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After many years of searching for the ability to like myself and cope with my everyday problems, I am quite confident I have found it here at Serenity Lane.  If any ever asked me when my birth date is, I shall answer May 3, 1973.  After my stay here at Serenity Lane, I feel like I have been born again.

~ Serenity Lane's first patient

 

Serenity Lane ALUMNI

Welcome to the Serenity Lane Alumni web site. The purpose of the site is to inform you of upcoming Alumni events and allow you to connect with each other and share your experience, strength and hope in your recovery.

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STRAIGHT STUFF BY JERRY GJESVOLD

THE TEN BEST WAYS TO FAIL

In more than 20 years at Serenity Lane, I've been fortunate to be part of the lives of thousands of people who have made lasting changes. When they don't succeed, it seems like there are at least 10 reasons why. We might call them the "ten best ways to fail." Any sound familiar?

  1. They try to be perfect. Treatment professionals, nutritionists and coaches of all kinds know that very few people make major lifestyle changes without some setbacks.
  2. They set unreasonable goals. When we have weight to lose, a few pounds at a time is the only way it's going to happen. For addictions, focusing on being sober today works best. Big goals are achievable, but they only happen one step at a time, one day at a time.
  3. If they're dieting, they weigh every day. Because healthy weight loss occurs slowly, daily weigh-ins insure that they'll be frustrated, discouraged or downright depressed when things don't go as fast as they'd like.
  4. They focus on what they're missing, not on their successes. Celebrating the small successes becomes the motivation for setting - and achieving - new goals.
  5. They stay around people who aren't changing for the better, and expect their family to give wholehearted support. The reality is that friends and family are often threatened by the changes we make - even positive ones.
  6. They expect to always feel good about their changes. Initially, we all have enthusiasm about a healthier lifestyle. But giving up destructive patterns involves some sense of loss. It also exposes the uncomfortable feelings that got us into the behaviors in the first place. A few weeks into a new program the discomfort can go way up.
  7. They try to go it alone. Each of the ten ways can lead to failure by itself - but this one especially so. Real, lasting changes just can't be made alone.
  8. They convince themselves that the discomfort they're feeling will last forever. The truly frightening thing about this one is that if we spend time dwelling on it, we will fail. Our fears will have become a reality.
  9. They get too hungry, angry, lonely or tired. In recovery circles, we use the acronym HALT. Changing bad habits requires faith, courage and patience. Failing to take care of these basics undermines all three.
  10. They refuse to give up current activities to make room for better ones. A great way to fail is to pile on things to do without giving up anything. As in not giving up an extra hour at work or an hour in front of the TV for a sensible exercise program.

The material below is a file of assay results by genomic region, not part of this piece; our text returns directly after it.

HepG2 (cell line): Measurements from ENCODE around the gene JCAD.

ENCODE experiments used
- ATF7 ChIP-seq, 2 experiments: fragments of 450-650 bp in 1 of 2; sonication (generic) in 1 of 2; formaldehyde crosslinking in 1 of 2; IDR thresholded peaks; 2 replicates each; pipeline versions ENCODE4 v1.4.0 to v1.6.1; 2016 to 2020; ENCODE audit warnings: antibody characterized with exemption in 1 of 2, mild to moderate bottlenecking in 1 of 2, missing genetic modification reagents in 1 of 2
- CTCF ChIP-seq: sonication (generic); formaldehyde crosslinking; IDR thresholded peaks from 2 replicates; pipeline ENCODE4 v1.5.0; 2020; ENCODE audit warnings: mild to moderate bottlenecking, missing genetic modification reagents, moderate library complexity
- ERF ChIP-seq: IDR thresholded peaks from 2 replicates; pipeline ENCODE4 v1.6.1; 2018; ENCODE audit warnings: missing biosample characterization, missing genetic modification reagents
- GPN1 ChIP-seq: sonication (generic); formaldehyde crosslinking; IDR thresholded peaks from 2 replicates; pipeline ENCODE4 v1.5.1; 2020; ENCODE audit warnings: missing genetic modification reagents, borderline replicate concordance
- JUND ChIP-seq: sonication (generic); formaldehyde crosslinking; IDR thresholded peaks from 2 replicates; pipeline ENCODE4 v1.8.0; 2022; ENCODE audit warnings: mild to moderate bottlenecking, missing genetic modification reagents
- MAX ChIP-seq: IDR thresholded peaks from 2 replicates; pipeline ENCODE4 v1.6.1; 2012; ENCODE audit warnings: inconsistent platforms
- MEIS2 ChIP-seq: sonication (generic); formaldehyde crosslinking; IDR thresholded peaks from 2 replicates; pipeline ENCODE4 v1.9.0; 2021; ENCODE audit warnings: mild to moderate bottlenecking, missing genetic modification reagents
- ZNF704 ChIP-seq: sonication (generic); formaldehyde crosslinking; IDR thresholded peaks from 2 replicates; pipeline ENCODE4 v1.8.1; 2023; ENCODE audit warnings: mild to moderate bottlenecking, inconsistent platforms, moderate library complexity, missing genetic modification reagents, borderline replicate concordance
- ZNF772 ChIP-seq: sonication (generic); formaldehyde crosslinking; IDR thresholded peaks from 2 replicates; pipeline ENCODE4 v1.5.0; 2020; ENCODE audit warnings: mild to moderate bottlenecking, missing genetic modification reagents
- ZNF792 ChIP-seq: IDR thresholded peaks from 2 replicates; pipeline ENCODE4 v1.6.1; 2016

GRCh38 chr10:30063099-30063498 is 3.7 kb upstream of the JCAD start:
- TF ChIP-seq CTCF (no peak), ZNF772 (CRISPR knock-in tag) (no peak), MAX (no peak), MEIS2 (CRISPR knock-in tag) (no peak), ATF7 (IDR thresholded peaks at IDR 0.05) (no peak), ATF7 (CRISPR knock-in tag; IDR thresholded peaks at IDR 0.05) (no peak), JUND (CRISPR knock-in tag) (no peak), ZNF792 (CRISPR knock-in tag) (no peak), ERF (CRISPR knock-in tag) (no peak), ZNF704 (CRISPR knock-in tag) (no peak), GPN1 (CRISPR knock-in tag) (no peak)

If you're having trouble, you're probably doing one or more of these things. The good thing to know, however, is that they're optional. If we're aware of them, we can do something different. We'll then have a much better chance of getting what we want - and becoming who we want to be.

END

As the statewide coordinator of employer services for Serenity Lane, Jerry Gjesvold helps companies throughout the state manage their drug-free workplace programs. More information is available on the Serenity Lane website at www.serenitylane.org. The opinions expressed in this column are those of the writer.

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Instructions for Life in the new millennium from the Dalai Lama:

  1. Take into account that great love and great achievements involve great risk.
  2. When you lose, don't lose the lesson.
  3. Follow the three Rs: Respect for self, Respect for others and Responsibility for all your actions.
  4. Remember that not getting what you want is sometimes a wonderful stroke of luck.
  5. Learn the rules so you know how to break them properly.
  6. Don't let a little dispute injure a great friendship.
  7. When you realize you've made a mistake, take immediate steps to correct it.
  8. Spend some time alone every day.
  9. Open your arms to change, but don't let go of your values.
  10. Remember that silence is sometimes the best answer.
  11. Live a good, honorable life. Then when you get older and think back, you'll be able to enjoy it a second time.
  12. A loving atmosphere in your home is the foundation for your life.
  13. In disagreements with loved ones, deal only with the current situation. Don't bring up the past.
  14. Share your knowledge. It's a way to achieve immortality.
  15. Be gentle with the earth.
  16. Once a year, go some place you have never been before.
  17. Remember that the best relationship is one in which your love for each other exceeds your need for each other.
  18. Judge your success by what you had to give up in order to get it.
  19. Approach love and cooking with reckless abandon.
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